Windows 8 Developer Camps and Hackathons – Coming July to September

A new series of Windows 8 developer events are coming soon!  These are special two-day events, with a DevCamp on day one featuring a full day of sessions plus an InstallFest, followed on day two by a Hackathon with Lightning Talks where you can bring app ideas to life with Microsoft and community experts on hand to help. Windows 8 changes everything. Combining the broad reach of Windows, best-in-class developer tools, a re‑imagined user experience, support for new chipsets, and a built-in store with industry-leading business terms, Windows 8 is the largest developer opportunity – ever. Join us for free events with new sessions and hands-on opportunities designed to help you start building Metro-style applications for Windows 8 – today. We'll show you how to use Visual Studio to code fast, fluid, immersive, and beautiful Metro-style applications in HTML5/JavaScript, XAML/C# and C/C++. Your existing investments in these languages carry forward, making Windows a no-compromise platform for developers. Attend just one day or join us for two full days of learning. It's your choice. DevCamp - Day 1 Events run from 9:00AM – 8:00PM   Our DevCamp covers Windows 8 Release Preview from top to bottom, featuring sessions that run from introductory to intermediate as the day unfolds. These sessions will be followed by an InstallFest to prepare your system for hands-on app development.   Hackathon - Day 2 Events run from 9:00AM – 9:00PM Our Hackathon is an open Windows 8 code fest, where you'll put what you've learned into practice. Code to your heart's content, with Windows 8 experts available to guide you through every step of the process. It's the perfect opportunity to get your dream application underway, or to finish that app you've already started. This full-day event will be filled with coding, sharing, plenty of food, and the occasional Lightning Talk on topics determined by your apps and questions. Bring your own laptop installed with Windows 8 Release Preview, your apps and your cool ideas and get ready to create! Cities and Dates       Separate registration for DevCamps and Hackathons is required The choice is yours to join us for either or both days, but please register for each separately. Seating is limited, so click the date links below (or call 1-877-MSEVENT) to reserve your seat today!   Location DevCamp Hackathon Manhattan, NY 14-Jul 15-Jul St Louis, MO 16-Jul 17-Jul Brooklyn, NY 19-Jul 20-Jul Nashville, TN 19-Jul 20-Jul Los Angeles, CA 20-Jul 21-Jul Rochester, NY 27-Jul 28-Jul Mountain View, CA 27-Jul 28-Jul Atlanta, GA 3-Aug 4-Aug Ft. Lauderdale, FL 3-Aug 4-Aug Redmond, WA 3-Aug 4-Aug Dallas, TX 7-Aug 8-Aug Chevy Chase, MD 10-Aug 11-Aug Denver, CO 10-Aug 11-Aug Irvine, CA 17-Aug 18-Aug Boston, MA 17-Aug 18-Aug Raleigh, NC 17-Aug 18-Aug Reston, VA 17-Aug 18-Aug Orlando, FL 17-Aug 18-Aug Minneapolis, MN 23-Aug 24-Aug Houston, TX 24-Aug 25-Aug San Francisco, CA 24-Aug 25-Aug Downers Grove, IL 28-Aug 29-Aug Phoenix, AZ 7-Sep 8-Sep Malvern, PA 14-Sep 15-Sep   Register today and join us for these fantastic (and free) developer opportunities.

Windows Azure Dev Camps Soon!

It’s that time – Windows Azure Dev Camps are coming really soon.  Here’s the schedule: Date Location   May 24th, 2012 Alpharetta, GA Register May 30th, 2012 Reston, VA Register May 31st, 2012 Iselin, NJ Register We’re pretty excited to mix up the format a little, with some time to jump into some new areas we haven’t typically talked about in our previous shows: 1. The Azure Platform – An Overview (60 minutes) Let’s start off the day with a dive into Windows Azure. We’ll talk about what Windows Azure offers, from hosting applications to durable storage. We’ll look at Windows Azure roles types, hosting web applications and worker processes. We’ll also cover durable storage options, both traditional relational database that is offered as SQL Azure, or more cloud-centric offerings in Windows Azure Storage for files, semi-structured data, and queues. 2. Hands on @home with Azure (120 minutes) For this hands-on portion of the day, we’ll work on the @home with Windows Azure project. The @home project will give you a solid understanding of using Windows Azure in a project that contributes back to Stanford’s Folding@home distributed computing project. We’ll walk through the code, provisioning an account, and getting the application deployed and running. 3. Caching – A Scalable Middle Tier (45 minutes) Creating a stateless application is a difficult but fundamental aspect of building a scalable application in the cloud. In this session, we’ll talk about the Windows Azure Cache service and using it as a middle tier to maintain state and cache objects that can be shared by multiple instances. 4. SQL Azure, Data Sync, and Reporting (45 minutes) SQL Azure offers a scalable database as a service without having to configure and maintain hardware. We’ll look at the subtle differences between on premises SQL Server databases and SQL Azure, and how Data Sync can be used to synchronize data between multiple databases both in the cloud and on premises. We’ll also look at SQL Azure Reporting. 5. Windows 8 and Azure – Better Together (60 minutes) The consumer preview of Windows 8 is out, and it’s the perfect time to ramp up on developing native Metro-style applications. In this session, we’ll give an overview of Windows 8, and delivering a richer user experience by leveraging a cloud backend.

Antimalware in the Windows Azure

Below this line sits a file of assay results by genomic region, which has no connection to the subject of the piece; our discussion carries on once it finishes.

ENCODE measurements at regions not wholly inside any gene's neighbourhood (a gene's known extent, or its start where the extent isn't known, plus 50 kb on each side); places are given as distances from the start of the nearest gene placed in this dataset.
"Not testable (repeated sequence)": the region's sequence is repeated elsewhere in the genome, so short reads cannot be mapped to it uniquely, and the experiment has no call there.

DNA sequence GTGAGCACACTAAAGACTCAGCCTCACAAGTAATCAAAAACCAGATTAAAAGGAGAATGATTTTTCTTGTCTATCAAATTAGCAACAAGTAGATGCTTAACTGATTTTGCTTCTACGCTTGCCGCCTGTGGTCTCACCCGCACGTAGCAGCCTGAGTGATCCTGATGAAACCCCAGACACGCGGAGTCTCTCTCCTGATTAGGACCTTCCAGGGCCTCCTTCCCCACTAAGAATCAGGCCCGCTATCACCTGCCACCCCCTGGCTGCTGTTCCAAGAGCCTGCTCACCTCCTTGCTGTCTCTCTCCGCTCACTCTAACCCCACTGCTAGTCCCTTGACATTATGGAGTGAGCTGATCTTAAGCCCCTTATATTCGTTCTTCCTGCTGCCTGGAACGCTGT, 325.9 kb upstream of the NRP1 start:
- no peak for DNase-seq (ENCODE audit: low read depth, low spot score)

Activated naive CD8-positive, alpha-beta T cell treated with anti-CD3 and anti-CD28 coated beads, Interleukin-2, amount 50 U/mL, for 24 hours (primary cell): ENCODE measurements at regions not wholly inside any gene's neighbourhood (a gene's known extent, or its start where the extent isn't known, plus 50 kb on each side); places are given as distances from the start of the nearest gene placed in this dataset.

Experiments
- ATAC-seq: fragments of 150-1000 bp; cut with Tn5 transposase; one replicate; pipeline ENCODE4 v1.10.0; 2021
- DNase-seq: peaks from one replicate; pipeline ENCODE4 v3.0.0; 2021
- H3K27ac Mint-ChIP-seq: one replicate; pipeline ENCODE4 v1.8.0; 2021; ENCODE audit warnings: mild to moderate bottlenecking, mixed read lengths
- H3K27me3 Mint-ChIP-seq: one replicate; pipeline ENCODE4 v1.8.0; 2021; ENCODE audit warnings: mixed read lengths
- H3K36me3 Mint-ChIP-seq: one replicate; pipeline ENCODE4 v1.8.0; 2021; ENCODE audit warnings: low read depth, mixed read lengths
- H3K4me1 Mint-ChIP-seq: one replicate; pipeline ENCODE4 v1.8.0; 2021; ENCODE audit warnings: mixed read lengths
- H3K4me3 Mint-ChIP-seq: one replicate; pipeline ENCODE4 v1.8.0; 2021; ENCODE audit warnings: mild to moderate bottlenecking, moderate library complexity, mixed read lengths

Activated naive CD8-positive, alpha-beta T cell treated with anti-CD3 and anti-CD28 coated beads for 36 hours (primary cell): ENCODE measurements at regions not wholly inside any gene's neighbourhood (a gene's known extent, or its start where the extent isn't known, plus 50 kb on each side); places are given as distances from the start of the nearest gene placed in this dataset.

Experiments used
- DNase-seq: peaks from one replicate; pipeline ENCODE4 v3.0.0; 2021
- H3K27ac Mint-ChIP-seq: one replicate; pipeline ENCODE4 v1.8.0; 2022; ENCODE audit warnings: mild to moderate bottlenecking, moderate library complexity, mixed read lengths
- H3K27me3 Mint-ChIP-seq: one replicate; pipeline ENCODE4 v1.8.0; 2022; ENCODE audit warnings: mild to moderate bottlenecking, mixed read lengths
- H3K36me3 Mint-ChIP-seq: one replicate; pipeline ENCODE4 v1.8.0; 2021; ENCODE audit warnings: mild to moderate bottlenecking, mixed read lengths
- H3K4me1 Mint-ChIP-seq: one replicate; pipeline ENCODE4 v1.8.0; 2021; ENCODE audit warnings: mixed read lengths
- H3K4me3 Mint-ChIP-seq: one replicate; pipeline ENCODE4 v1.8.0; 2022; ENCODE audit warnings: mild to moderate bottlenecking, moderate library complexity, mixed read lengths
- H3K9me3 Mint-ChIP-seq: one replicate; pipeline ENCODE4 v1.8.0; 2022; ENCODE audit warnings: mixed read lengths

On most (or perhaps even all?) of the production servers I’ve worked on, antivirus/antimalware detection apps are often not installed for a variety of reasons – performance, risk of false positives or certain processes getting closed down unexpectedly, or the simple fact most production machines are under strict access control and deployment restrictions. Still, it’s a nice option to have, and it’s now possible to set this up easily in Windows Azure roles.   Somewhat quietly, the team released a CTP of Microsoft Endpoint Protection for Windows Azure, a plug in that makes it straightforward to configure your Azure roles to automatically install and configure the Microsoft Endpoint Protection (MEP) software.  The download includes the necessary APIs to make it simple to configure.  Upon initial startup of the VM, the Microsoft Endpoint Protection software is installed and configured, downloading the binaries from Windows Azure storage from a datacenter of your choosing.  Note: *you* don’t have store anything in Windows Azure Storage; rather, the binaries are kept at each datacenter so the download time is fast and bandwidth-free, provided you pick the datacenter your app resides in. So, to get started, I’ve downloaded and installed the MSI package from the site.    Next, I’ve added the antimalware module to the ServiceDefinition file like so: <?xml version="1.0" encoding="utf-8"?><ServiceDefinition name="MEP" xmlns=" /2008/10/ServiceDefinition"> <WebRole name="WebRole1" vmsize="ExtraSmall"> <Sites> <Site name="Web"> <Bindings> <Binding name="Endpoint1" endpointName="Endpoint1" /> </Bindings> </Site> </Sites> <Endpoints> <InputEndpoint name="Endpoint1" protocol="http" port="80" /> </Endpoints> <Imports> <Import moduleName="Antimalware" /> <Import moduleName="Diagnostics" /> <Import moduleName="RemoteAccess" /> <Import moduleName="RemoteForwarder" /> </Imports> </WebRole></ServiceDefinition> Specifically, I added Antimalware to the <imports> section.  The other modules are for diagnostics (not needed necessarily but useful, as you’ll see in a bit) and remote access, so we can log into the server via RDP.   Next, the ServiceConfiguration will configure a bunch of options.  Each setting is spelled out in the document on the download page:   <?xml version="1.0" encoding="utf-8"?><ServiceConfiguration serviceName="MEP" xmlns=" ServiceHosting/2008/10/ServiceConfiguration" osFamily="1" osVersion="*"> <Role name="WebRole1"> <Instances count="1" /> <ConfigurationSettings> <Setting name="Microsoft.WindowsAzure.Plugins.Diagnostics.ConnectionString" value="xxx" /> <Setting name="Microsoft.WindowsAzure.Plugins.Antimalware.ServiceLocation" value="North Central US" /> <Setting name="Microsoft.WindowsAzure.Plugins.Antimalware.EnableAntimalware" value="true" /> <Setting name="Microsoft.WindowsAzure.Plugins.Antimalware.EnableRealtimeProtection" value="true" /> <Setting name="Microsoft.WindowsAzure.Plugins.Antimalware.EnableWeeklyScheduledScans" value="true" /> <Setting name="Microsoft.WindowsAzure.Plugins.Antimalware.DayForWeeklyScheduledScans" value="1" /> <Setting name="Microsoft.WindowsAzure.Plugins.Antimalware.TimeForWeeklyScheduledScans" value="120" /> <Setting name="Microsoft.WindowsAzure.Plugins.Antimalware.ExcludedExtensions" value="txt|log" /> <Setting name="Microsoft.WindowsAzure.Plugins.Antimalware.ExcludedPaths" value="e:\approot\custom" /> <Setting name="Microsoft.WindowsAzure.Plugins.Antimalware.ExcludedProcesses" value="d:\program files\app.exe" /> <Setting name="Microsoft.WindowsAzure.Plugins.RemoteAccess.Enabled" value="true" /> <Setting name="Microsoft.WindowsAzure.Plugins.RemoteAccess.AccountUsername" value="xxx" /> <Setting name="Microsoft.WindowsAzure.Plugins.RemoteAccess.AccountEncryptedPassword" value="xxx" /> <Setting name="Microsoft.WindowsAzure.Plugins.RemoteAccess.AccountExpiration" value="2013-03-21T23:59:59.000-04:00" /> <Setting name="Microsoft.WindowsAzure.Plugins.RemoteForwarder.Enabled" value="true" /> </ConfigurationSettings> <Certificates> <Certificate name="Microsoft.WindowsAzure.Plugins.RemoteAccess.PasswordEncryption" thumbprint="xxx" thumbprintAlgorithm="sha1" /> </Certificates> </Role></ServiceConfiguration> Many of these settings are self-explanatory, but essentially, we’re setting up weekly scans at 2am on Sunday, excluding app.exe, and everything in e:\approot\custom.   We’re also skipping txt and log files.  Also, the MEP bits will be pulled from the North Central US datacenter.  It’s not a big deal if your app is outside of North Central– it’s just that the install takes a few moments longer (the default is South Central).  (And, technically, since bandwidth going into the datacenter is currently free, the bandwidth isn’t an issue.)  If we log into the box (the role must be RDP enabled to do this) we’ll see these settings reflected in MEP. Weekly scans: Excluding app.exe:   And skipping txt and log files: Finally, we can also set up the Windows Azure Diagnostics agent to transfer relevant event log entries to storage – in this example, we’re just adding the antimalware entries explicitly, though getting verbose information like this is probably not desirable: private void ConfigureDiagnosticMonitor() { DiagnosticMonitorConfiguration diagnosticMonitorConfiguration = DiagnosticMonitor.GetDefaultInitialConfiguration(); diagnosticMonitorConfiguration.Directories.ScheduledTransferPeriod = TimeSpan.FromMinutes(1d); diagnosticMonitorConfiguration.Directories.BufferQuotaInMB = 100; diagnosticMonitorConfiguration.Logs.ScheduledTransferPeriod = TimeSpan.FromMinutes(1d); diagnosticMonitorConfiguration.Logs.ScheduledTransferLogLevelFilter = LogLevel.Verbose; diagnosticMonitorConfiguration.WindowsEventLog.DataSources.Add("Application!*"); diagnosticMonitorConfiguration.WindowsEventLog.DataSources.Add("System!*"); diagnosticMonitorConfiguration.WindowsEventLog.ScheduledTransferPeriod = TimeSpan.FromMinutes(1d); //Antimalware settings: diagnosticMonitorConfiguration.WindowsEventLog.DataSources.Add( "System!*[System[Provider[@Name='Microsoft Antimalware']]]"); diagnosticMonitorConfiguration.WindowsEventLog.ScheduledTransferPeriod = System.TimeSpan.FromMinutes(1d); PerformanceCounterConfiguration performanceCounterConfiguration = new PerformanceCounterConfiguration(); performanceCounterConfiguration.CounterSpecifier = @"\Processor(_Total)\% Processor Time"; performanceCounterConfiguration.SampleRate = System.TimeSpan.FromSeconds(10d); diagnosticMonitorConfiguration.PerformanceCounters.DataSources.Add( performanceCounterConfiguration); diagnosticMonitorConfiguration.PerformanceCounters.ScheduledTransferPeriod = TimeSpan.FromMinutes(1d); DiagnosticMonitor.Start(wadConnectionString, diagnosticMonitorConfiguration); } To filter the event logs from MEP, we can add some filtering like so (adding the Level 1, 2, and 3 to the filter so we’re skipping the verbose level 4 stuff): diagnosticMonitorConfiguration.WindowsEventLog.DataSources .Add("System!*[System[Provider[@Name='Microsoft Antimalware'] and (Level=1 or Level=2 or Level=3)]]"); After deploying the role and waiting a few minutes, the entries are written into Azure table storage, in the WADWindowsEventLogsTable.  In this case, I’m looking at them using Cloud Storage Studio (although, for diagnostics and performance counters, their Azure Diagnostics Manager product is fantastic for this kind of thing): While not everyone needs or desires this functionality, it’s a great option to have (particularly if the system is part of a file intake or distribution system).